The Blog

Natural Flea Control For Your Pets

Posted by Gail Kavanagh on 5/10/2013 to Healing
Ctenocephalides canis and Ctenocephalides felis are two uninvited guests that like to make themselves at home on our dogs and cats - and because we love our pets, we shudder at the thought of dowsing them in potentially harmful chemicals to kill those pesky fleas. But there is a better way, if we take a holistic approach.

Set aside one day on a sunny weekend to put in place procedures that will protect your home, yard and pets from fleas in a simple, natural way.

First, put the pets outside and tackle your living areas. Dust and clean thoroughly, gather up fluffy toys and other looses items, sweep the floors, and vacuum the carpets and rugs thoroughly. If your vacuum cleaner has poor suction, hire a stronger one. You want to clean all larvae and existing fleas out of their hiding places.

Pay special attention to areas where pet hairs have accumulated, and behind heaters, under sofas and down the backs of chairs. When you have finished vacuuming, place the bag in a plastic garbage bag and seal tightly, or empty the contents of a bagless vacuum cleaner into a garbage bag and seal. Place the garbage bag in the trash.

If you have wooden floors, take a bucket of soapy water with a few drops of eucalyptus or tea tree oil added to it, and wash the areas where your pet sleeps. Add eucalyptus or tea tree oil to the washing machine and thoroughly wash all pets? bedding, cushion covers, removable upholstery covers and any other soft furnishings that may be harboring fleas. Hang the items in the sun to dry.

Before you replace the carpets use a safe, natural borax compound like Rx for Fleas Plus, from Fleabusters, or Flea Away Diatomaceous earth, to dust around those areas that harbor fleas, such as around the heater, along skirting boards and between the floorboards of wooden floors.

It is important that you keep up this routine of thorough vacuuming and dusting with borax because fleas lay their eggs in cracks and crevices.

Move outside now, and bathe your pets using a natural flea control shampoo. You can make your own by adding a few drops of citrus oil and a few drops of tea tree oil to simple baby shampoo. Lather the dog thoroughly and if possible, leave the lather on for a few minutes to drown the pests. If your dog has very long hair, consider clipping it short to better seek and destroy fleas.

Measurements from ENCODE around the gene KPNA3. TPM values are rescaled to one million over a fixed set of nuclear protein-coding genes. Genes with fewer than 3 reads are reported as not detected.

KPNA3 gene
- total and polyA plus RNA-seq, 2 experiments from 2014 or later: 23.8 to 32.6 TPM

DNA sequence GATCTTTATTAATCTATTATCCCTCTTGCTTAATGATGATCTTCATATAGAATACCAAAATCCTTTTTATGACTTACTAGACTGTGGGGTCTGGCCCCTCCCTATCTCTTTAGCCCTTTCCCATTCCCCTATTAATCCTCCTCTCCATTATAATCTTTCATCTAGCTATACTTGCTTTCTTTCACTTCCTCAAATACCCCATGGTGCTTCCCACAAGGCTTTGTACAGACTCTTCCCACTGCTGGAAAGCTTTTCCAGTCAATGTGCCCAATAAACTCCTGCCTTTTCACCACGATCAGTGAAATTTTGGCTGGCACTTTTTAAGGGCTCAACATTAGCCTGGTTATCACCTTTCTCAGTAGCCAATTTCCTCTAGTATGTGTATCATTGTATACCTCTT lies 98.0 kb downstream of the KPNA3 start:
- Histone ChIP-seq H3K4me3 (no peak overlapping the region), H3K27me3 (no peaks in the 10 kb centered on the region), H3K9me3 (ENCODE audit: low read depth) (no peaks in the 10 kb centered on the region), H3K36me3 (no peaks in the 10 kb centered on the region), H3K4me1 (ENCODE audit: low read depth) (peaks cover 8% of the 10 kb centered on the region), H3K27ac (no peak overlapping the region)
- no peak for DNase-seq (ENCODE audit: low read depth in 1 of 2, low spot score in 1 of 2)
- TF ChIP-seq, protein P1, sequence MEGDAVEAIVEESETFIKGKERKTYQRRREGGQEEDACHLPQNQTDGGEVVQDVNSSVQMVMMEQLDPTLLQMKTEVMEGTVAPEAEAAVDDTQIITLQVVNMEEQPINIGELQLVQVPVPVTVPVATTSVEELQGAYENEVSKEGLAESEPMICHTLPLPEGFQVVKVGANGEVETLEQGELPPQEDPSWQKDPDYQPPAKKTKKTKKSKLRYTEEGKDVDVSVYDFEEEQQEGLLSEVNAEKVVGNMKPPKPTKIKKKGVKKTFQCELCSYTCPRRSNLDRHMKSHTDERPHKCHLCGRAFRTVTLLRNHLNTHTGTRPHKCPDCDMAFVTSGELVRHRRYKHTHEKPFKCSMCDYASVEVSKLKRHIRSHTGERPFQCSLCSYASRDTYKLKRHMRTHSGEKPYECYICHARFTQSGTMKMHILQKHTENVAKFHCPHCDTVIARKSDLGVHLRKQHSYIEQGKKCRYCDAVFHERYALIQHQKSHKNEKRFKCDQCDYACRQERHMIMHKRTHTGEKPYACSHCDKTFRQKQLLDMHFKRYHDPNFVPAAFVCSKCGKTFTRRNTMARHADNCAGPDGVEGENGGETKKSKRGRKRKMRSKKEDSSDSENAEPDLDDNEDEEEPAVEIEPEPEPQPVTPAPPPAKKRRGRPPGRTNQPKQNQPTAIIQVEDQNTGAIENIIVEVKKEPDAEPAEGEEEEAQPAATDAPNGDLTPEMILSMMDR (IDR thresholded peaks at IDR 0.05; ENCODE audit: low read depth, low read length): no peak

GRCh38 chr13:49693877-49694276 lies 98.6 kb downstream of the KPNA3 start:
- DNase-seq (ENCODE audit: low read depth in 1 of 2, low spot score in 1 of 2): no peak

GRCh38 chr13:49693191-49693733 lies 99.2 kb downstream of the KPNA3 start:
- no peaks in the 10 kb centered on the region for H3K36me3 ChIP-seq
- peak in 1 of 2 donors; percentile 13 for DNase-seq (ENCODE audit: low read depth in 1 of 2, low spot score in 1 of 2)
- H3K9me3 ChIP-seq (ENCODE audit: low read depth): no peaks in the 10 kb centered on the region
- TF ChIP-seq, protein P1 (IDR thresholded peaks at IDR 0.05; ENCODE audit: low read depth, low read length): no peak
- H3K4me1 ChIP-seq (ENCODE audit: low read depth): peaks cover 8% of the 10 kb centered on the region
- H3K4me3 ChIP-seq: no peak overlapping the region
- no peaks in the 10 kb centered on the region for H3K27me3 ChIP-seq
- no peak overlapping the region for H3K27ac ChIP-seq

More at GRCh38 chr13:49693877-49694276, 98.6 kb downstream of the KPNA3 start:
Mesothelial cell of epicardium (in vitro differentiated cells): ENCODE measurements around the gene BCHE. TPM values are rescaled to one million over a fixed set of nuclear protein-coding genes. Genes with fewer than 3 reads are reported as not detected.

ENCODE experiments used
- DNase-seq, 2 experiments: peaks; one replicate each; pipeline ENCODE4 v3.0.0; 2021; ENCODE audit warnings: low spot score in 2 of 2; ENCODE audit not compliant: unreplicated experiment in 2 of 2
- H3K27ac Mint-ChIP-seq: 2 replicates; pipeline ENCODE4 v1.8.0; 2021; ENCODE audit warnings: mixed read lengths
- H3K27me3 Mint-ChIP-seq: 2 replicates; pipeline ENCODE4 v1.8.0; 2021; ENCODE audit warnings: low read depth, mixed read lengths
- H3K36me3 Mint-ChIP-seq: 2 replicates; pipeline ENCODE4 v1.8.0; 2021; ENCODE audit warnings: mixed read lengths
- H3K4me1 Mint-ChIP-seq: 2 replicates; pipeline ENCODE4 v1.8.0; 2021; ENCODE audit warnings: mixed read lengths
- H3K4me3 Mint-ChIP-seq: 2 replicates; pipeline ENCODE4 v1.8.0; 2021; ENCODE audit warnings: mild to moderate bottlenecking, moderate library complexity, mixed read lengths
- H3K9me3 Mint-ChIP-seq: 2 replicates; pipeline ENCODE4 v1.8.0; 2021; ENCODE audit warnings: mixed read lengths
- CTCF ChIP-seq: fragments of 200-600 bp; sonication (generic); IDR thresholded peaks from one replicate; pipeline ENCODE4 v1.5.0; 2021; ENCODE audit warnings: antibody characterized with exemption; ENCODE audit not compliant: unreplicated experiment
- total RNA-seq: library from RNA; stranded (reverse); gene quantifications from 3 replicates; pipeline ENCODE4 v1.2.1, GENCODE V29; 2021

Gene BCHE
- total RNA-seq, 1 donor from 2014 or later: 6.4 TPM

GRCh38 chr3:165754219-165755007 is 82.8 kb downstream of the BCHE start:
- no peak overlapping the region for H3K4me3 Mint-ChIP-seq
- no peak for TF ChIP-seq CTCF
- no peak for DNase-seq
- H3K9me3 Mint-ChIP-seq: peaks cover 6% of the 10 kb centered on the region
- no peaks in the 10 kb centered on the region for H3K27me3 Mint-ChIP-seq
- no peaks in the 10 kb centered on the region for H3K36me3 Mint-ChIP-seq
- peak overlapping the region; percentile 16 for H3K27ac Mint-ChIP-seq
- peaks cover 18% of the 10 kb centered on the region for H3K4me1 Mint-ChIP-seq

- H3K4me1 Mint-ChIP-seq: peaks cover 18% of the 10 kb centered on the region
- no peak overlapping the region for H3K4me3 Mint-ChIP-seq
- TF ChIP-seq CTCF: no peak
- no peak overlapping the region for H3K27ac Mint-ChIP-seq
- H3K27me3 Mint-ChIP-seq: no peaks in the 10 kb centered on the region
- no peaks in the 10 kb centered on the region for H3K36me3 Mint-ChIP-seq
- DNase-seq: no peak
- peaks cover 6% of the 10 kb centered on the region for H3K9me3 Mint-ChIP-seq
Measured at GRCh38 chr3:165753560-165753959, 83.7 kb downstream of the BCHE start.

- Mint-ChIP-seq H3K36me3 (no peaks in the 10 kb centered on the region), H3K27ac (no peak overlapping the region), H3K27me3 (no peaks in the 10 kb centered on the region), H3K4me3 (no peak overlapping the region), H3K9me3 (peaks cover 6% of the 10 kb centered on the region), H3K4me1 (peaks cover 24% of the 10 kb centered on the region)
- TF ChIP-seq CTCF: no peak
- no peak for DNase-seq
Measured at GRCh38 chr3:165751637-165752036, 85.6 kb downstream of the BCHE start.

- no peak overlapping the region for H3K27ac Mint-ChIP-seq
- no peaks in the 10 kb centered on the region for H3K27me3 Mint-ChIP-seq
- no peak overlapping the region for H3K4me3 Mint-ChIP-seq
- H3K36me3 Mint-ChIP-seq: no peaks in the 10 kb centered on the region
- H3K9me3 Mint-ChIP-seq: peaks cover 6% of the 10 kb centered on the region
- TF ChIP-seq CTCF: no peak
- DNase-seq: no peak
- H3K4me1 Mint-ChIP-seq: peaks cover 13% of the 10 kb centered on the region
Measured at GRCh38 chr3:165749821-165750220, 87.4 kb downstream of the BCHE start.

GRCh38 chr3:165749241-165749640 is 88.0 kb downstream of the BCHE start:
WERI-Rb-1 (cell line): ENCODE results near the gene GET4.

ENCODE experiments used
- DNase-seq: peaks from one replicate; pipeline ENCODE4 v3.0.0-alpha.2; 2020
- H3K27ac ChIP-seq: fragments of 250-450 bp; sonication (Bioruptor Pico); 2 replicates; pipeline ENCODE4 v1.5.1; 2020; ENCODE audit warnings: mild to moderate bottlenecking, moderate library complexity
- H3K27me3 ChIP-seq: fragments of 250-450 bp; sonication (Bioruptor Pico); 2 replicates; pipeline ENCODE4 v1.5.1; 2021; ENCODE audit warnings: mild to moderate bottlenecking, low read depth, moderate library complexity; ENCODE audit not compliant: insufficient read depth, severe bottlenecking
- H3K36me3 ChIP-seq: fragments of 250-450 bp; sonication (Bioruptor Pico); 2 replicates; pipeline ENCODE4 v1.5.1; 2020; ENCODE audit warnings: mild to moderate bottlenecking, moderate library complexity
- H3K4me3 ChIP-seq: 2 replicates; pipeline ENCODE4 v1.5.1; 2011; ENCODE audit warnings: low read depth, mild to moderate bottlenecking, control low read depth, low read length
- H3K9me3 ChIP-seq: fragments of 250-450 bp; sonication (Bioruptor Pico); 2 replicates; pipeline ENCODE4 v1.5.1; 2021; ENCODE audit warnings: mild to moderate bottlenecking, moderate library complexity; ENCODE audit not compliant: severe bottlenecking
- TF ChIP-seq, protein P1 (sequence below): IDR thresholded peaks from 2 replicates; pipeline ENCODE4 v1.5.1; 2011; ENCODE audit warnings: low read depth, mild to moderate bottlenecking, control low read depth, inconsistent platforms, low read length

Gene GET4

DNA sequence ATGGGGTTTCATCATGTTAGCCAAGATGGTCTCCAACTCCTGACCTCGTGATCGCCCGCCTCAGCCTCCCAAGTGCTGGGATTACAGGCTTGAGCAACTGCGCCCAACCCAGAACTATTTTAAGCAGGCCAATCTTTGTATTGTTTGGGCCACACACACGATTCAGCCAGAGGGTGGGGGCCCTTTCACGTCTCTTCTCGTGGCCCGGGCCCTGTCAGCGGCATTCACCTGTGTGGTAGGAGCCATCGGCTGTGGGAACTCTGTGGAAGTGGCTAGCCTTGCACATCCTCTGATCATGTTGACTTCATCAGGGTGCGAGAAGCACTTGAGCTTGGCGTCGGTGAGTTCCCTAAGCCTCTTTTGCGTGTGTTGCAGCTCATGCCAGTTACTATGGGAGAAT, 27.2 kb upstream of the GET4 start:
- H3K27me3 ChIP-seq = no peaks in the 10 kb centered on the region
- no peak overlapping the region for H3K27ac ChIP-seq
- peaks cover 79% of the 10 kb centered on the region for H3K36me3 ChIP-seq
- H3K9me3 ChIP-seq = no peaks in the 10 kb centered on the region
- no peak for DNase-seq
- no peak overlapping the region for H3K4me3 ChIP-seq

Comb your pet thoroughly with a flea comb to remove the fleas and their eggs before you let it back in the house.

Cats are very sensitive to some oils like tea tree, so it is best to simply shampoo your cat thoroughly with a plain shampoo, and comb out the fleas and eggs.

Keep the flea comb and shampoo handy for a once a week treatment, but the best way to tackle your pet?s problem is from the inside out. Add garlic and brewer?s yeast to your dog?s diet ? this adds an odor to the dog?s skin that fleas hate, but which you won?t be able to detect. You can crush a tablet of brewer?s yeast and a clove of garlic and add it to the food bowl.

Take care with your cat, as garlic is considered toxic to them. A fresh, wholesome diet that includes vegetables and sweet, soft fleshed fruits (which cats love) will go a long to help guard against further infestations.

Healthy animals are better able to repel fleas, so it is worth the extra expense of a good brand of pet food in the long run. Add fresh cooked vegetables chopped into their everyday diet. If you are having stew or casserole for dinner, set some aside for your pet.

Now you can send you pet back inside and tackle the yard. Fleas piggy back their way around by hopping on the nearest dog or human, so you need to guard your yard as well.

First sweep thoroughly around porch and outdoor living areas, and scatter some more borax compound or Diatomaceous earth in nooks and crannies. Place all sweepings into a plastic garbage bag and seal tightly.

Next check your fences ? animals wandering in and out will offload more unwanted visitors than themselves, so make sure your property is secure. While you may love having birds in your backyard, discourage them from building nests. Bird fleas can be very hard to eradicate. If you have a problem with other pests, such as mice, tackle this head on, as this will be another way for fleas to get into your house.

Keep your lawn neatly trimmed, and don?t let rubbish build up anywhere. Grow pennyroyal, as it is known to repel fleas. The newest method of outside flea control is nematodes, tiny worms that eat flea larvae. You can buy nematodes from garden and pet stores, and you don?t need many to start with, as they multiply rapidly.

Finally, dispose of the plastic bags full of vacuum dust and sweepings.

Now you have fired the first salvo in your war against fleas, you need to keep up regular patrols. None of the methods outlined above are a quick fix like many of the chemical products on the market, but they are an effective, and safe way to keep your pets flea free and happy.